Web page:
In addition to improved methods for laboratories (e.g. high throughput qPCR), in recent years a lot of research has been focused also on improved methods for inspection services in the field (e.g. Lateral Flow Devices and LAMP methods). As an aid to visual inspection of symptoms, Tomlinson et al. (2013) have developed a method for detection of P. citricarpa using loop-mediated isothermal amplification (LAMP) which can be used to test black spot lesions, including those lacking pycnidia.

Guidance on the detection and identification of P. citricarpa can be found in the EPPO Standard PM 7/17 and ISPM 27 (EPPO, 2020; FAO, 2016).


Natural spread of P. citricarpa is mainly ensured by its airborne ascospores over short distances. Conidia (pycnidiospores) produced on fruit, leaves, dead twigs, fruit pedicels and on leaf litter may be also dispersed over short distances (less than 80 cm) by washing-down or rain splashed, being responsible for spread of the pathogen within a tree canopy (Kotzé, 1981; Agostini et al., 2006; Spósito et al., 2008, 2011) or inter-canopy (Hendricks et al., 2017).  

Over long distances, the pathogen is very likely to be spread with human assistance by the international trade of citrus fruit and plants for planting (if not prohibited). Current knowledge about the distribution of Phyllosticta species reveals that most of them are present in Asia, where citrus originated (Wu et al., 2018). In addition, MAT genotyping of populations demonstrates that several incursions have occurred along with the global establishment of citrus cultivation and given the long-range dispersal of these species via infected citrus plant propagation material (Amorim et al., 2017; Carstens et al., 2017; Guarnaccia et al., 2017; Hendricks et al., 2017; Tran et al., 2017; Wang et al., 2016; Zhang et al., 2015). The ‘plants for planting’ pathway from a citrus production area where both mating types occur would be in general the most likely route of introduction for both mating types, as the plant will be a persistent source of inoculum and sexual ascospores can be produced on the citrus leaves in the leaf litter.

In the EPPO region, P. citricarpa is regularly intercepted on citrus fruit imports from countries where citrus black spot occurs (Europhyt). However, it is generally considered that the risk of transferring P. citricarpa from infested fruit to citrus plants is relatively low (EFSA, 2014). Citrus fruit will be more likely to introduce a single mating type clonal genotype of P. citricarpa, compared to an infected plant for planting. This is because P. citricarpa only reproduces on fruit through asexual pycnidiospores (Kotzé, 2000). More recently, Tran et al. (2017) suggested that only one mating type is present in a single disease lesion in the above ground parts. Moreover, fruit is short-lived compared to an infected plant and so the chance of an infection establishing by splash dispersal from a single lesion of a transient fruit would be lower. In addition to that, citrus black spot lesions on fruit or discarded peel segments have a very low reproductive potential (Korf et al., 2001; Schreuder et al., 2018; Schutte et al., 2014).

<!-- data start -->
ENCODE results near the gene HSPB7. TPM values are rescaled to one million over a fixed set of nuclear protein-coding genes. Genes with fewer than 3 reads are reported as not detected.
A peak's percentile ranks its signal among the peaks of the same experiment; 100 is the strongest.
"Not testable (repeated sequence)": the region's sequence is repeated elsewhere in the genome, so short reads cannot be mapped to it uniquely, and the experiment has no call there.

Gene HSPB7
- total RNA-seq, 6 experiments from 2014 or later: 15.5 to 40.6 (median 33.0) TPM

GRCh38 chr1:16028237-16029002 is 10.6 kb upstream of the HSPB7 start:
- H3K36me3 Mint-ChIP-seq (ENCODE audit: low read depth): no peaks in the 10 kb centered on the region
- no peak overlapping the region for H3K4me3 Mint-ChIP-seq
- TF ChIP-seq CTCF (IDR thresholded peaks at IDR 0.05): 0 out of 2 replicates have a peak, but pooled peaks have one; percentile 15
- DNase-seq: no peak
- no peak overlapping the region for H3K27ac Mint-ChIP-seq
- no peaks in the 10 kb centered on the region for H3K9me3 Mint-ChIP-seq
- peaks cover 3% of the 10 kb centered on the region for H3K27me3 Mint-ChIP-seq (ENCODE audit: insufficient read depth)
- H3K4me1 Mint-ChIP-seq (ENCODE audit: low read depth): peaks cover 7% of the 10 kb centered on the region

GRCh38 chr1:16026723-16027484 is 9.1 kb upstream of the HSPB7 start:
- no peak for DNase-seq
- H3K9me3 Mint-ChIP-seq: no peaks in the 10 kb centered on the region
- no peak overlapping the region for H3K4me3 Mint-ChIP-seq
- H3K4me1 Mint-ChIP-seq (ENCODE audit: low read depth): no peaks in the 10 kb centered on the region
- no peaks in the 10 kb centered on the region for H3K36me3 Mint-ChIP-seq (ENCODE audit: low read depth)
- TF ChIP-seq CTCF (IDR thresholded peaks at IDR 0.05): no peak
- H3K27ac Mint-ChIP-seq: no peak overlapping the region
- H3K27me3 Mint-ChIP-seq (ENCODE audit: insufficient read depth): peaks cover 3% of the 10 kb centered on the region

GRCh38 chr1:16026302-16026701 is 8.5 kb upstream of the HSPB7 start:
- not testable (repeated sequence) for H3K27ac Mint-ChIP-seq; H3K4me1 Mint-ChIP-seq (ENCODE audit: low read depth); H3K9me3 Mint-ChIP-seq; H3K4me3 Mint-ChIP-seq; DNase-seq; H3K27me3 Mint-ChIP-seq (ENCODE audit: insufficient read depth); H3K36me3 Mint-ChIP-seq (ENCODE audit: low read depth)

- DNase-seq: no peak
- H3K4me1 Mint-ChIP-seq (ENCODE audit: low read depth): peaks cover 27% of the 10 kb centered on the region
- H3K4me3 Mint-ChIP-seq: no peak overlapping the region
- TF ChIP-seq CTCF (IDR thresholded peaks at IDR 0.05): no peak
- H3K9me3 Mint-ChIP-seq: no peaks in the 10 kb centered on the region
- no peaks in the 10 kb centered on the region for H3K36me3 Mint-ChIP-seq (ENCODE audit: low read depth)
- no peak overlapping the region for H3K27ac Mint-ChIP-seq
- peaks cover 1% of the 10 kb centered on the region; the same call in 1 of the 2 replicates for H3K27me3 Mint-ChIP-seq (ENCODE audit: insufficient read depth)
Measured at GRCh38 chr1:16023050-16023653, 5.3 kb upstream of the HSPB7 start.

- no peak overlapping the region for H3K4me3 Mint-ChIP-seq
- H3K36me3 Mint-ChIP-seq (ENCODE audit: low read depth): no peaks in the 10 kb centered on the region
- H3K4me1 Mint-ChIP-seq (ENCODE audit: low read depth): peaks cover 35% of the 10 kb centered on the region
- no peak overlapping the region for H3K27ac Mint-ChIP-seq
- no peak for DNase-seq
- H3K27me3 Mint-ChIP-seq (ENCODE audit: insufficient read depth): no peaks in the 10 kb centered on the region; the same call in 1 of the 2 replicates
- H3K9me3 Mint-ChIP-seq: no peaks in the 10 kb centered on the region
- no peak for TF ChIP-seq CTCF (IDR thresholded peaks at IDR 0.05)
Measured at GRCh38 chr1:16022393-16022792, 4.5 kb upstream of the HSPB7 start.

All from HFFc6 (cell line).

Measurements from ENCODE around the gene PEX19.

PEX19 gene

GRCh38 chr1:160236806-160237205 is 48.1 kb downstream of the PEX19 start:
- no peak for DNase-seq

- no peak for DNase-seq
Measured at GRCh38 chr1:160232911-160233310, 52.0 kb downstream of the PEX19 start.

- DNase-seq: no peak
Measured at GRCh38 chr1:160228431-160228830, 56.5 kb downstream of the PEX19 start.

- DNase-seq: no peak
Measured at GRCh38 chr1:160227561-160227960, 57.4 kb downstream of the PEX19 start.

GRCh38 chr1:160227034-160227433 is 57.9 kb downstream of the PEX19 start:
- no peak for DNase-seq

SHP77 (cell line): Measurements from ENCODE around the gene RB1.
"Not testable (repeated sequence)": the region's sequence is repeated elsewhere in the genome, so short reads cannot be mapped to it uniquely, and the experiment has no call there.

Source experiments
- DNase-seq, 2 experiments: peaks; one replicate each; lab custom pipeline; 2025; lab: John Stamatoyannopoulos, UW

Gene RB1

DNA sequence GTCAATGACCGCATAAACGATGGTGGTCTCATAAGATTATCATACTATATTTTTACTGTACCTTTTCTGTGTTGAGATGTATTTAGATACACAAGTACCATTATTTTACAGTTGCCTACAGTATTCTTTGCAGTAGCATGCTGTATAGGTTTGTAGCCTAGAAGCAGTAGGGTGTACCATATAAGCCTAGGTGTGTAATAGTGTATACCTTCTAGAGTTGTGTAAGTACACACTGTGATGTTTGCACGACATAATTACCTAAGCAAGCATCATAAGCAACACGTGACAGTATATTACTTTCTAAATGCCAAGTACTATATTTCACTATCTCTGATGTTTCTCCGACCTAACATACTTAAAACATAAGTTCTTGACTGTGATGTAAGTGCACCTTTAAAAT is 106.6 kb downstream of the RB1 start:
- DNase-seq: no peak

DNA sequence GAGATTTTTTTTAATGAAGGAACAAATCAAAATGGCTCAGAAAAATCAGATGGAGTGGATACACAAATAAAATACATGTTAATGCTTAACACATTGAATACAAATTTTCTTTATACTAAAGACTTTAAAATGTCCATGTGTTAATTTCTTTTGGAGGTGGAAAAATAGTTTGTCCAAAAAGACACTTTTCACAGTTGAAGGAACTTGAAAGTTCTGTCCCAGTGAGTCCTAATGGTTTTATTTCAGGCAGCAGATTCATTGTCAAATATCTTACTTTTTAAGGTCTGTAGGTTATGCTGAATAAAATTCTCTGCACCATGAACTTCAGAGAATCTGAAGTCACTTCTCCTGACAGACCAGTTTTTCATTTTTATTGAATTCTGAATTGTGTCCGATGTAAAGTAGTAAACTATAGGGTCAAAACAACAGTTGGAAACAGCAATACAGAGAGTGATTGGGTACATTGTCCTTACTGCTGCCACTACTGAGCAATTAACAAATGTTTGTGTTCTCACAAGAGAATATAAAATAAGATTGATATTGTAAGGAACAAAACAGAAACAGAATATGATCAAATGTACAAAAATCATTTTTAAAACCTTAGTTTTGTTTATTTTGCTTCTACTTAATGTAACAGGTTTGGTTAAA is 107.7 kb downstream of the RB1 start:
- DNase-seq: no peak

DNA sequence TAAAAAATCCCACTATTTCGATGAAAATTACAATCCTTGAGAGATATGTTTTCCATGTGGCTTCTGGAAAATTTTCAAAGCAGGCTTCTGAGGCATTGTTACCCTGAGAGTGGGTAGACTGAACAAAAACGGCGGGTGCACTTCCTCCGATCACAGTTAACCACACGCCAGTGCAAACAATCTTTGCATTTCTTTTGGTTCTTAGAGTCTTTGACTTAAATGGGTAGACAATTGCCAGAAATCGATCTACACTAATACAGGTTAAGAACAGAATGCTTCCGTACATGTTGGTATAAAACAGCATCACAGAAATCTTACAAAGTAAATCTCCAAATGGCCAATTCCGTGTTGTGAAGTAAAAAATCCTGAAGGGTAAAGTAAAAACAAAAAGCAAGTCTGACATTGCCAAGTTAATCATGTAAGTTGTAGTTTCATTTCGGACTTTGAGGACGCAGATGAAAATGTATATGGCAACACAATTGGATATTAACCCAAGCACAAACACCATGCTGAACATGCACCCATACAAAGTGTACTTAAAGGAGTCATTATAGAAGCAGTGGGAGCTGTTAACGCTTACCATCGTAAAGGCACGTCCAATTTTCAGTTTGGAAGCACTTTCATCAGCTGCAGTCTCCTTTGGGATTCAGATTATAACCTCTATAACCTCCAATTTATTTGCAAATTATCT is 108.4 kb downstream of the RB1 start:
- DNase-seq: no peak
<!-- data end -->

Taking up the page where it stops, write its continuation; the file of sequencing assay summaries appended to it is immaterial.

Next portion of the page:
Economic impact

In most of its current distribution, P. citricarpa is reported to cause severe quality and yield losses to citrus fruit production. Several symptoms including hard spot, virulent spot, and false melanose occur on the rind of affected fruit, reducing its commercial value for the fresh market (Kotzé, 2000). Premature fruit drop due to P. citricarpa causes significant yield loss in Brazil, and probably in other citrus regions of the world (Reis et al., 2006; Spósito et al., 2011; Araújo et al., 2013). 

In the Windsor and Hawkesbury River areas of Australia in 1931, all orchards of sweet orange cvs Washington Navel, Joppa and White Siletta were severely affected and losses of 80% were common in individual orchards (Kiely, 1960). Before the adoption of control measures, heavy losses in sweet orange cv. Valencia had been reported in the coastal orchards in New South Wales (Kiely, 1949a; 1949b). In South Africa 90% of fruits from unprotected trees were claimed to be unfit for export (McOnie, 1964b) and losses of more than 80% of unprotected fruits were reported to be common (McOnie, 1964d). The apparent absence of severe impact at specific locations, e.g. in Addo, Eastern Cape, South Africa, where the pathogen is reported to ‘persist but not flourish’ (Yonow et al., 2013), could be due to the relatively recent emergence of the disease, as well as to the fungicide schedules currently in place. 

Citrus black spot is expected to affect mainly lemons and late-maturing sweet orange and mandarin varieties, with moderate negative consequences for the production of fresh fruit. There would be a potential for reduction in disease incidence by chemical treatments, but this would cause environmental impacts because in most European and Mediterranean countries fungicides are not widely applied, and the most effective fungicide products are not currently registered for use in citrus. In addition, to export citrus fruit to areas where P. citricarpa is regulated, additional fungicide treatments in the orchards, official inspections, quality controls in packing houses and/or establishment of pest-free areas might be needed to meet the phytosanitary requirements of these countries. The consequences would be minimal for citrus fruit intended for processing, as external lesions or spots on citrus fruit are not a quality issue for citrus for processing.